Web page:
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Blame Game continues as UK Citizens are only left with Brexit to counter their problems

A major move made by the ‘The United Kingdom of Great Britain and Northern Ireland’ challenging the aim of integration.

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Representational Image, Brexit. Image source: www.catholicherald.co.uk
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  • UK is in the state of mourning and there’s an atmosphere of politic toxicity
  • Brexit was a boiling pot waiting to explode, that the resentment of the public in UK had reached its ‘Breaking Point’
  • There’s a petition doing the rounds that is demanding for a second EU referendum

Brexit- Britain exit- a final act by the UK to seal shut their borders, to put an end to the growing fears of Terrorism, to retain the 350 mn pounds a week, which went as Membership fees to the EU and well, to be in charge of making their own laws and relationships. All the above and then some more were the reasons cited by some civilians and the far right parties for being Pro-Brexit.

There are always two sides to a coin. In this case there was a side, which resulted in Sensex plummeting down, Pound dropping down to levels not seen since 1985 and then the silver lining -Immigration being controlled. And then there was the side of the progressive citizens, the ones believing in Co-operation and not confrontation, a side, which believed in pulling together because without immigrants UK will collapse. On Thursday, June 23, UK saw the former being voted by 51.9% of the population.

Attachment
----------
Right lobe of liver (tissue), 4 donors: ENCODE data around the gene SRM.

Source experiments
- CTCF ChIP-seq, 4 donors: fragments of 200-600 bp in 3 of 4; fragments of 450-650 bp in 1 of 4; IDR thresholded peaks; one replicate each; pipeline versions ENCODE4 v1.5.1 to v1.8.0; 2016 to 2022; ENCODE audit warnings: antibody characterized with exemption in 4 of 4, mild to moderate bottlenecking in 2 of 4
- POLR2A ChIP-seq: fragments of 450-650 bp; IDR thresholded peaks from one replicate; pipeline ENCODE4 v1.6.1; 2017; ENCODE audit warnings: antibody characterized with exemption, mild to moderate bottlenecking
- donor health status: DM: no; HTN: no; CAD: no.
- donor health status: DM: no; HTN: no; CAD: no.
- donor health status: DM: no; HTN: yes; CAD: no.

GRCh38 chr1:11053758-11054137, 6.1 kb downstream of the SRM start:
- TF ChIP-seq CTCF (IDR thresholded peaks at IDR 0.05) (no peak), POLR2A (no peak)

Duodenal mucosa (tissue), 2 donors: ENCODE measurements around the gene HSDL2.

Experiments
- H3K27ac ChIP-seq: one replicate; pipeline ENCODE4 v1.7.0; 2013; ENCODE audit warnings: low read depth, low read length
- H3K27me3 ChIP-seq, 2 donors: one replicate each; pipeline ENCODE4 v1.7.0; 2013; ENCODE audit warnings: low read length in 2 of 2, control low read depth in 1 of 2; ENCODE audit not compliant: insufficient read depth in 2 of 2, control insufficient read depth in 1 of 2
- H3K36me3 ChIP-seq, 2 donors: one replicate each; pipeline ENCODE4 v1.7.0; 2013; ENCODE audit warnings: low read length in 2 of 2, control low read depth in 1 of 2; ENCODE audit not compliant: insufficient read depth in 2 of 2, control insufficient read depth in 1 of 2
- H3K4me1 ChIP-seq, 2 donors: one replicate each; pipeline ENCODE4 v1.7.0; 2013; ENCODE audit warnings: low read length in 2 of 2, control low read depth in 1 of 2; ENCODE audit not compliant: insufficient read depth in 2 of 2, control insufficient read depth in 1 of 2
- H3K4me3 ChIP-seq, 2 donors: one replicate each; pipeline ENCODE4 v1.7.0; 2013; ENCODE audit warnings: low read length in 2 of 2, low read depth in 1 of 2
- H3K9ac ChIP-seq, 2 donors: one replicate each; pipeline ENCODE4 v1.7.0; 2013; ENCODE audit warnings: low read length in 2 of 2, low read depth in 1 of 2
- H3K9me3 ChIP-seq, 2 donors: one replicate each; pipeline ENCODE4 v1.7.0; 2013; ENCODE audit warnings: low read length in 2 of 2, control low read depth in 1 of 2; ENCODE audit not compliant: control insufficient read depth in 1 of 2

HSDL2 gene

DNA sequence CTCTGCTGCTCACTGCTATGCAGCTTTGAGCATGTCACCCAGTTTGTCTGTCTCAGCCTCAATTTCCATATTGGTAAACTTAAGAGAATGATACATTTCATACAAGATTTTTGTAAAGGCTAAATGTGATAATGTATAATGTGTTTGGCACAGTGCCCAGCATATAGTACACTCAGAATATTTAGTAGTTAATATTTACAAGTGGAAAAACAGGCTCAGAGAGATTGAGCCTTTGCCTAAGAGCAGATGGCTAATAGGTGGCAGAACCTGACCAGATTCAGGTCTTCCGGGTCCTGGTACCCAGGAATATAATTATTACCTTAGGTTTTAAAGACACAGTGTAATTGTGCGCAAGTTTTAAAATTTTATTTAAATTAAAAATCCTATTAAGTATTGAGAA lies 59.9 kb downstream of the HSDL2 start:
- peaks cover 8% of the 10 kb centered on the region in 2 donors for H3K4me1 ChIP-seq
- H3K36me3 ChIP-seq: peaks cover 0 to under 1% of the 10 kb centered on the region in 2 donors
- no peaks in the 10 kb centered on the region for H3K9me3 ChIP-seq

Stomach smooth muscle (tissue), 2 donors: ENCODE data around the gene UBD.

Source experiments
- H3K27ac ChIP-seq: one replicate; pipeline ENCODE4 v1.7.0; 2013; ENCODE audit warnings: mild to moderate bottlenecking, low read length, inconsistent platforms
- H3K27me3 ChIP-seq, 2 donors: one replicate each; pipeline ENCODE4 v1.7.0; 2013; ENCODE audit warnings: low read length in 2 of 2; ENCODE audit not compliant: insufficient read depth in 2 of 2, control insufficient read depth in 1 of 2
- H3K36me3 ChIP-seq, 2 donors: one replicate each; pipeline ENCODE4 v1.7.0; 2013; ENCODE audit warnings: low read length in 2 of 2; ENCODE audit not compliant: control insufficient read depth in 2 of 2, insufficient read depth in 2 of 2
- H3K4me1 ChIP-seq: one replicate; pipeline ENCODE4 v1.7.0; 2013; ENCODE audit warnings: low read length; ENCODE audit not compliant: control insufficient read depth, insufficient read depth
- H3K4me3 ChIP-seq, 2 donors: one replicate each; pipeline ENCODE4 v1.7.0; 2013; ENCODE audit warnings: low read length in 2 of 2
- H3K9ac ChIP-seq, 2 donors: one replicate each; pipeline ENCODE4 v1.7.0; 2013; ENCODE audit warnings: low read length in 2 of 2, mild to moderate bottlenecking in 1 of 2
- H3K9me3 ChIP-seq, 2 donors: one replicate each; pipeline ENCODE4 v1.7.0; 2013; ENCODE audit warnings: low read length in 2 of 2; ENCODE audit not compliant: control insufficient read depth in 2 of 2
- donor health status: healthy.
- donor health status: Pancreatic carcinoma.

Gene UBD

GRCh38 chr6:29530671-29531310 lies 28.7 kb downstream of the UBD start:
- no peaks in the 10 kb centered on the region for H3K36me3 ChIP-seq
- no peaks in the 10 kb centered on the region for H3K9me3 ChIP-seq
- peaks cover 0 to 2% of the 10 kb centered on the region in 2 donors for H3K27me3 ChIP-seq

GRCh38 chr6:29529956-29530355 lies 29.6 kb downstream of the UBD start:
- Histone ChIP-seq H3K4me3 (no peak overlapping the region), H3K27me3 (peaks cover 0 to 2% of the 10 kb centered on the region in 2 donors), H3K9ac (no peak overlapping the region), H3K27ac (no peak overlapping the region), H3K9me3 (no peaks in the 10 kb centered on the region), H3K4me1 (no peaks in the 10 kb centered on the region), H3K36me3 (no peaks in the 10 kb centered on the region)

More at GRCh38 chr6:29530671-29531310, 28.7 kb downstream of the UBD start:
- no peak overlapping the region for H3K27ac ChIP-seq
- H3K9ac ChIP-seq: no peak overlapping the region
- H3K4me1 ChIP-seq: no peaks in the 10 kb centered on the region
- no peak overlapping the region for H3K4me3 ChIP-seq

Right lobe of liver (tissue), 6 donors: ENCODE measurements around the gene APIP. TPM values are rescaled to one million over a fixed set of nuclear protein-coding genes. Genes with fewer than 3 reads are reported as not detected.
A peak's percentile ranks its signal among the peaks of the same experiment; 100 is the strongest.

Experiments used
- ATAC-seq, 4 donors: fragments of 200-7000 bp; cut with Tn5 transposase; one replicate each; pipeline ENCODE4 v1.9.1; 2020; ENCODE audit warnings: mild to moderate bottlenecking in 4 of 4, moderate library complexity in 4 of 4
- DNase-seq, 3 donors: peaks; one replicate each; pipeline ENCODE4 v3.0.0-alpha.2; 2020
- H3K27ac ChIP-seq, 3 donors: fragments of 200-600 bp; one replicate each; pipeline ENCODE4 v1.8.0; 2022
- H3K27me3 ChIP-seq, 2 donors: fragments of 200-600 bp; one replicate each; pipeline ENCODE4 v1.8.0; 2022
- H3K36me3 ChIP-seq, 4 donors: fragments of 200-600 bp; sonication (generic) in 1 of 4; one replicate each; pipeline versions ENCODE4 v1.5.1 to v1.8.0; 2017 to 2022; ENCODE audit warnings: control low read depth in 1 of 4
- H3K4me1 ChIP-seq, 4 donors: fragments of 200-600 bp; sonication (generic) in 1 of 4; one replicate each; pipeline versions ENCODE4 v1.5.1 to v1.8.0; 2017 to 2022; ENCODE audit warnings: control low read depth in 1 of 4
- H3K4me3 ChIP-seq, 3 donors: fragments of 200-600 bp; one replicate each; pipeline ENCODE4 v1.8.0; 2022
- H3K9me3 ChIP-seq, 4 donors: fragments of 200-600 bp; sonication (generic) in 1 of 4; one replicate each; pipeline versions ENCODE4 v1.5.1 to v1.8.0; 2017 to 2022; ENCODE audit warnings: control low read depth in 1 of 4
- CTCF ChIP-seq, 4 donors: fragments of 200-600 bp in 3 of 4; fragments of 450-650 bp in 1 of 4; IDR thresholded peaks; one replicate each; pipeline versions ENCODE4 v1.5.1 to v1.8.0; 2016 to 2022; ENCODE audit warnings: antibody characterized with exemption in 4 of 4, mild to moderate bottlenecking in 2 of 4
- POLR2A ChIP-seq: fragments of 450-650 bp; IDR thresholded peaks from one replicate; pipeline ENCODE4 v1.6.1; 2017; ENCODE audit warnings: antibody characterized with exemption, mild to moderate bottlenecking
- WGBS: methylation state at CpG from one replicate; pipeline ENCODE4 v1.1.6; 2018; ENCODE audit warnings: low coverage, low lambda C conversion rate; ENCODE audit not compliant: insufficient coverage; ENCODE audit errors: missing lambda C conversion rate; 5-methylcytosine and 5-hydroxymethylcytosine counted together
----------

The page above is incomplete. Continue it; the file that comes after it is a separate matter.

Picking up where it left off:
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Currently, UK is in the state of mourning and there’s an atmosphere of politic toxicity. While the world was still trying to wrap their head around the recent separation, David Cameron, British Prime minister announced his resignation saying, “I do not think it would be right for me to try to be the captain that steers our country to its next destination”. Nigel Farage, leader of the UK Independence Party publicly retracted his claim that there’d be £350M a week set out for NHS (National Health Service) after the outcome of Brexit, after 17 million people voted to leave, some solely based on that piece of information. And all of the above happened in 24 hours. Phew!

Brexit (Representational IMage) Image source: The Street
Brexit (Representational IMage) Image source: The Street

Some would argue that Brexit was a boiling pot waiting to explode, that the resentment of the public in UK had reached its ‘Breaking Point’- headline of a controversial poster showing a vast queue of refugees which was unveiled by Nigel-and that the wrong doing of the government, the unemployment scene and the anti-immigrant feeling, all of it together had resulted in what UK stands as today. Separated but failed.

Impact on the Indian Market

“India remains a haven of stability in the risk environment” says Jayant Sinha, Minister of State for Finance. Even as he spoke, the fact that Brexit knocked off Rs. 4 Lakh crore from Indian Stock market remained a fact. Tata Motors and Tata Steel have the most significant exposure to UK and fell over 10% on Thursday,June 23, due to Brexit snowball effect. Needless to say Indian owned Businesses in the UK would also feel the heat.

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Situation Today